I want an item without associations,
something clean of history, so
it can’t be the dust-pan, at least fifty
years old and tattooed with the cigarette stubs
of Mrs Ellis who used to ‘do’ for us
when the children were small and the house
too big. And it can’t be the Spong Bean Slicer 633,
still clamped on the work top, cast iron,
British made, dark green and beautiful
with its two nicely shaped holes for thin/fat beans.
It comes apart so neatly, unscrews
to reveal its Sheffield steel blade. It’s probably
one of those items bought by my ex
who had an obscure affection for mangles
and glass bottles. It remains brilliant for slicing
string beans, churning them out in even
slivers, though nowadays we hardly ever
eat them. Still, the grandchildren
like poking paper down the holes
and turning the handle for the thrill
of metamorphosis. And it can’t be
the dishwasher, because it’s impossible
to use without my brother-in-law’s voice
instructing me on how to load it and to put
the knives handles up and not to keep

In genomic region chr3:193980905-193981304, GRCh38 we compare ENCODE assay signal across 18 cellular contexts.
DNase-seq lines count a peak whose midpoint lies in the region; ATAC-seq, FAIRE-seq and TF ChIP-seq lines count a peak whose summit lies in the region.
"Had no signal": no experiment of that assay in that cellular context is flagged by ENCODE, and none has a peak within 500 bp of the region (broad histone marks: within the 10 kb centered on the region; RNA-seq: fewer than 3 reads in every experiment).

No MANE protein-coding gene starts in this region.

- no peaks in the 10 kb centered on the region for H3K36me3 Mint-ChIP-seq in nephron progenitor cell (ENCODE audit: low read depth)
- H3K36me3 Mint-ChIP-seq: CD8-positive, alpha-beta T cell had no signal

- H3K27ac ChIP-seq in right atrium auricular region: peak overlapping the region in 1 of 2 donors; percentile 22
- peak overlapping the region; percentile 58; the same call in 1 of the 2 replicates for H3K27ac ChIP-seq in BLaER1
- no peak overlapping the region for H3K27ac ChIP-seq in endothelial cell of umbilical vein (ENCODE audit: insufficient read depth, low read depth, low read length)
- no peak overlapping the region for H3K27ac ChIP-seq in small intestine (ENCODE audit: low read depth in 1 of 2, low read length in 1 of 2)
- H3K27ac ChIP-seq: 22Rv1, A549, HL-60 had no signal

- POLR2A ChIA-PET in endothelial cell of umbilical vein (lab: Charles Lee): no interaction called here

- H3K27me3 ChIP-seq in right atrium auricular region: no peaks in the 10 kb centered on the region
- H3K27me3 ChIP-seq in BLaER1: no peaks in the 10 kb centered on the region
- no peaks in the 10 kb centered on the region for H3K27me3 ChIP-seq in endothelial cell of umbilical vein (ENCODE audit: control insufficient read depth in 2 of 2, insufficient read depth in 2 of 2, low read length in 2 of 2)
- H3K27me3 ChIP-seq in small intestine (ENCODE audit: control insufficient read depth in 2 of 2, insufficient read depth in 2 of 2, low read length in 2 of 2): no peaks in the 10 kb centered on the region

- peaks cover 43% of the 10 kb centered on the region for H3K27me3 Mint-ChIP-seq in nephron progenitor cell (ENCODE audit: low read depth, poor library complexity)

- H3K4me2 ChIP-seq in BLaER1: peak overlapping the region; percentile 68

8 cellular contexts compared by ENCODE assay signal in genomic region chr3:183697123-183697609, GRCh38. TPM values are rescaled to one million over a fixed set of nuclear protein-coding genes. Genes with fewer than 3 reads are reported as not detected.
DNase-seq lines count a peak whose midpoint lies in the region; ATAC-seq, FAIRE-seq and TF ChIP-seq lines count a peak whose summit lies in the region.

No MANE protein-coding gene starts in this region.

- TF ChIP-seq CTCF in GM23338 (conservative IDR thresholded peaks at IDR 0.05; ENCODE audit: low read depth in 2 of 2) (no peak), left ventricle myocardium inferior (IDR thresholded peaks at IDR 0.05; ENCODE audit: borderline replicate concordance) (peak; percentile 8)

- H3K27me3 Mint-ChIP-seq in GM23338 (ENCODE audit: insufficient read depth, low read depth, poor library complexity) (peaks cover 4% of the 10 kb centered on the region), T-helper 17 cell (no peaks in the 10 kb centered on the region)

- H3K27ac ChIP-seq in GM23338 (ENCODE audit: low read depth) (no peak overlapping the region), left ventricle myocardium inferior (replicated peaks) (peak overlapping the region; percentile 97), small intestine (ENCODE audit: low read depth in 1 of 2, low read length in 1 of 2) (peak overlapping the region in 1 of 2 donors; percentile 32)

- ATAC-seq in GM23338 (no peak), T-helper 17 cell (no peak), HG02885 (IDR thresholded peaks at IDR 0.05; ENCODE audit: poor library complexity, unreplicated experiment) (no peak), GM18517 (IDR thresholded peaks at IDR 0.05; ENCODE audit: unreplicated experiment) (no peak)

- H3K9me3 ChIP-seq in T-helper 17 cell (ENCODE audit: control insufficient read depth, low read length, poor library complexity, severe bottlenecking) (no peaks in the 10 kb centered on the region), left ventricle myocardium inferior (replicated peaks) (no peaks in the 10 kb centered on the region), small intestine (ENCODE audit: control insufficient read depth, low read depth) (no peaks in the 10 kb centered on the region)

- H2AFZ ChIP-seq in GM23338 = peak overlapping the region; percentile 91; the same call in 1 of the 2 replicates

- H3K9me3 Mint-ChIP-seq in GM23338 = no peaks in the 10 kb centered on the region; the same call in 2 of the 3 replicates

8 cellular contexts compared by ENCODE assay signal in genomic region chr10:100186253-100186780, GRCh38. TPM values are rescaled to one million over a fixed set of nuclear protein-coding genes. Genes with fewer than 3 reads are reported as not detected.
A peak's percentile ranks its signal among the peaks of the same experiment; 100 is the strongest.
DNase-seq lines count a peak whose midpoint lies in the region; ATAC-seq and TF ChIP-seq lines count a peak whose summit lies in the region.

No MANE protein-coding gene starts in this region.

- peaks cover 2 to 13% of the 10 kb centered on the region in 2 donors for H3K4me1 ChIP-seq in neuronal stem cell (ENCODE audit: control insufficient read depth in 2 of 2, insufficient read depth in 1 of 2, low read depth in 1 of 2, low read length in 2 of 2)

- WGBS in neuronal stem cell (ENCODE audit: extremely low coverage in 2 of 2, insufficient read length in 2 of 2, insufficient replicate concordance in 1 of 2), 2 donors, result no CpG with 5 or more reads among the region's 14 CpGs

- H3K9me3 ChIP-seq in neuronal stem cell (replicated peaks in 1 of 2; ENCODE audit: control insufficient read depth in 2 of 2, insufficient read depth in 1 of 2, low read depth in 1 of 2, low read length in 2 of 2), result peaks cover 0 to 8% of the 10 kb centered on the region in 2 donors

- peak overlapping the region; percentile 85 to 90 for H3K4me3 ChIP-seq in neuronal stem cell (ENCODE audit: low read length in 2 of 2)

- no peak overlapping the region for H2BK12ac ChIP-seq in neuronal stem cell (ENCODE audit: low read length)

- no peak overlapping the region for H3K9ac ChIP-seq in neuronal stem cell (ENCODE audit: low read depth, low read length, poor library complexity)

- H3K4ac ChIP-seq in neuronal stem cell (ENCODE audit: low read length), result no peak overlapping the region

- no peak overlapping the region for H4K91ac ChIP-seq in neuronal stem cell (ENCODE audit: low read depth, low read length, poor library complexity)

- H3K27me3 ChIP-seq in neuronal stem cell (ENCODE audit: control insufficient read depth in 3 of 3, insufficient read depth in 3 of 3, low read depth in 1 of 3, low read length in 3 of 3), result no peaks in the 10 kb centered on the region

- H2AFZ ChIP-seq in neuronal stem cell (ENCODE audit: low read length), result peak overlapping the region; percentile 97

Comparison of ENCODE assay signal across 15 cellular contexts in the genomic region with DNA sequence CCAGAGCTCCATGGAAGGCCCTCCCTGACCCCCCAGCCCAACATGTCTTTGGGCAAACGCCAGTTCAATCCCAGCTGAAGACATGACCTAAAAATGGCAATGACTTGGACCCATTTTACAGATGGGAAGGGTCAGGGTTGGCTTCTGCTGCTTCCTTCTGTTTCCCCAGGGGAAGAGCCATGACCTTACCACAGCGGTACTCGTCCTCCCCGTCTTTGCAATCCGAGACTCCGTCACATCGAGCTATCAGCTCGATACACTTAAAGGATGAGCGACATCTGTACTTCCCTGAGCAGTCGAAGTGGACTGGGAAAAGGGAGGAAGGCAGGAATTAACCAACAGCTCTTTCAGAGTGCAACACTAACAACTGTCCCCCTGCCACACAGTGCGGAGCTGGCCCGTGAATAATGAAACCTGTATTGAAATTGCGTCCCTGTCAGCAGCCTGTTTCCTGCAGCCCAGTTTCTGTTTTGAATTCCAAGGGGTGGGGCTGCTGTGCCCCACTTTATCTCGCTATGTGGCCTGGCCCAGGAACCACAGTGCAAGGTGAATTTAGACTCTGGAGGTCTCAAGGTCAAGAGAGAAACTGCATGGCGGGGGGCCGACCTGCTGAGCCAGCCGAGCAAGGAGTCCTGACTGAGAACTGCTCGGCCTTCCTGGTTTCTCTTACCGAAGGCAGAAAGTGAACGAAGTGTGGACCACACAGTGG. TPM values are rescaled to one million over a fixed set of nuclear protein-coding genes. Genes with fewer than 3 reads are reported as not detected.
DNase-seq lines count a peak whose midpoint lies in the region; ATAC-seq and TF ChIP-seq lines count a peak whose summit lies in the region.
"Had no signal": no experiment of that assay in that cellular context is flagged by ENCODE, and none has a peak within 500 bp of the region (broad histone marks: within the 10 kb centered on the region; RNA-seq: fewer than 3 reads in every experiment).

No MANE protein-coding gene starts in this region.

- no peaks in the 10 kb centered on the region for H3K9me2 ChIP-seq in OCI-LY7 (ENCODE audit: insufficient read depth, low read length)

opening and shutting the door this being
a waste of time and motion. So I suppose
it has to be the new lawn mower named
by some dullard, The Veri-Green which
replaces the old Panther (now there’s a name
to mow with) which has travelled from
Bristol to Edinburgh, has known two lawns
and a number of Damons. The Veri-Green
has a flimsy net called a grass catcher
instead of a bucket. As yet it has no
associations, no history. One day when the shed’s
rusted it a little, I might actually like it.
About this poem
This poem was included in Best Scottish Poems 2014. Best Scottish Poems is an online publication, consisting of 20 poems chosen by a different editor each year, with comments by the editor and poets. It provides a personal overview of a year of Scottish poetry. The editor in 2014 was Roderick Watson.
The title of this poem is exact for I was asked to write a poem about a tool or utensil by a member of my small workshop group. It was the set subject for that month. I’ve often wanted to write poems based on domestic or household objects, particularly ones that carry suggestions beyond themselves or please by their combination of beauty and usefulness.
The workshop happened at a time when, reluctantly, I’d just bought a new lawn-mower. It arrived all bright and shiny and left me mourning the old lawn-mower which I used in my current garden and the garden before that. I suppose the poem is truly about seeing – and how we can’t see anything ‘clean of history’. Household tools and utensils tend to contain a family history so that we come to love the objects used so frequently that they acquire our imprint.